Annual Free Credit Report – Your Legal Right #9 & 10

Your Credit Report: Your Legal Right #9

You Have the Right to Know When Your Credit Report Has Been Used for Adverse Action

Anytime you are turned down for credit or insurance for personal, family, or household purposes, and the creditor bases that decision either partially or completely on information in your credit report, they have to tell you the name and address of the credit bureau that supplied your report. You’ll then be able to order a free copy. This is also true if the cost of your credit or insurance was raised in whole or in part because of information they got from your credit record.

As I mentioned earlier, employers may see your credit report if they are evaluating you for “employment, promotion, reassignment or retention” as an employee. Before you are denied a job, you lose your current job, or you are denied a promotion or new job because of information in your credit report, the employer must give you a copy of your credit report.

Your Credit Report: Your Legal Right #10

You May Have the Right to Sue the Credit Bureau

The Fair Credit Reporting Act allows consumers to sue credit bureaus if they willfully violate the Act. If you are planning on suing a credit bureau, be forewarned: It may be expensive and difficult to win.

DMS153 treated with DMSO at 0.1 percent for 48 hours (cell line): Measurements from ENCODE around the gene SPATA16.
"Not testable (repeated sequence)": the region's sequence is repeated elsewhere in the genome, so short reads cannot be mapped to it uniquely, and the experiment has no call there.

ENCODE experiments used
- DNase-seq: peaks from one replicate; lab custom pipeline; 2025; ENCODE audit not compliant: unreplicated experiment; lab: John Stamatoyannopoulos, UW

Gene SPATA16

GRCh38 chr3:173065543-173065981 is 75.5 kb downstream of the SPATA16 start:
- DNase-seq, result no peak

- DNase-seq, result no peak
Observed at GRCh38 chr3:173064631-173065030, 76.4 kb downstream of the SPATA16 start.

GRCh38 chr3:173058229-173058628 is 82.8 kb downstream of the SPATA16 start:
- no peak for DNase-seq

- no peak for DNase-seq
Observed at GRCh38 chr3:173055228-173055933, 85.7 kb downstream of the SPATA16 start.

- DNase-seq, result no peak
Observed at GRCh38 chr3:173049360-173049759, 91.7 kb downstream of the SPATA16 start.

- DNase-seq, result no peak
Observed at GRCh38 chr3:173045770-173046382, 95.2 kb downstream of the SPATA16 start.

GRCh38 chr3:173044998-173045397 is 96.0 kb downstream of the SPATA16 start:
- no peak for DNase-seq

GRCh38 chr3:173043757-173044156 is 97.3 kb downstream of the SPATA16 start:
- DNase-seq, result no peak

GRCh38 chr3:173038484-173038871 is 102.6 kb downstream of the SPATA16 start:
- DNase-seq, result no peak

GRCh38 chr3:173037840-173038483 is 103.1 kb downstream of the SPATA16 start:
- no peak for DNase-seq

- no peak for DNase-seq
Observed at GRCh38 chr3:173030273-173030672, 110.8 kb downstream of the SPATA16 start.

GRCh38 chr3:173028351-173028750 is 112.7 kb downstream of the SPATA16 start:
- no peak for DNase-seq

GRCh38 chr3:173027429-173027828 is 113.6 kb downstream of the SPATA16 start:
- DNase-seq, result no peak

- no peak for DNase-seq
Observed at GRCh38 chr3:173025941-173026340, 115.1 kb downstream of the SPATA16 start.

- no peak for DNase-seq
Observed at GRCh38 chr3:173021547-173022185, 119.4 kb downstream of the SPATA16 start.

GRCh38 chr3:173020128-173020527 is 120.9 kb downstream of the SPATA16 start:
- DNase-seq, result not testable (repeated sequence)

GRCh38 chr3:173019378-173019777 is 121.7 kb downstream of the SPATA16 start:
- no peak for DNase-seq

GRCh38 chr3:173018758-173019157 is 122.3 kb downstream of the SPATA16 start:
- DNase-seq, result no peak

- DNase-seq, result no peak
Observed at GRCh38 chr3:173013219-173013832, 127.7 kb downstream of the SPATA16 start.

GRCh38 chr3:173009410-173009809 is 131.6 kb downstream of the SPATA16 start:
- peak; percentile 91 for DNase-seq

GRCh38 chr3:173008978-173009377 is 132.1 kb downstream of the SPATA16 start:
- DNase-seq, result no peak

Suits can be brought in either state or federal court; an attorney can help you decide which is most appropriate for your case. Although class-action suits against credit bureaus are not common, they are not prohibited by the FCRA. Nor are jury trials, which are sometimes used successfully in these types of cases.

The FCRA allows consumers to bring civil action against credit bureaus for willful noncompliance or negligent noncompliance. In cases of “willful noncompliance,” a consumer sues a credit bureau or user because it willfully fails to comply with any requirements of the Act, The consumer can sue for an amount equal to the sum of actual damages (not less than $100 or more than $1,000), attorney’s fees, plus punitive damages.

Negligent noncompliance suits allege that a credit bureau showed negligence in failing to comply with the requirements of the Act. Often, it can mean that the credit bureau does not have reasonable procedures in place to ensure that it is in compliance with the Act or, if it does have appropriate procedures, an employee fails to follow them in a particular case. In the case of negligent noncompliance, a consumer can sue for actual damages plus attorney’s fees.

These two types of noncompliance are very closely related. If you are considering suing a credit bureau, seek the assistance of an attorney familiar with consumer credit protection laws to help you determine how to proceed. If you are interested in researching remedies yourself, the National Consumer Law Center’s Fair Credit Reporting Act Manual can help.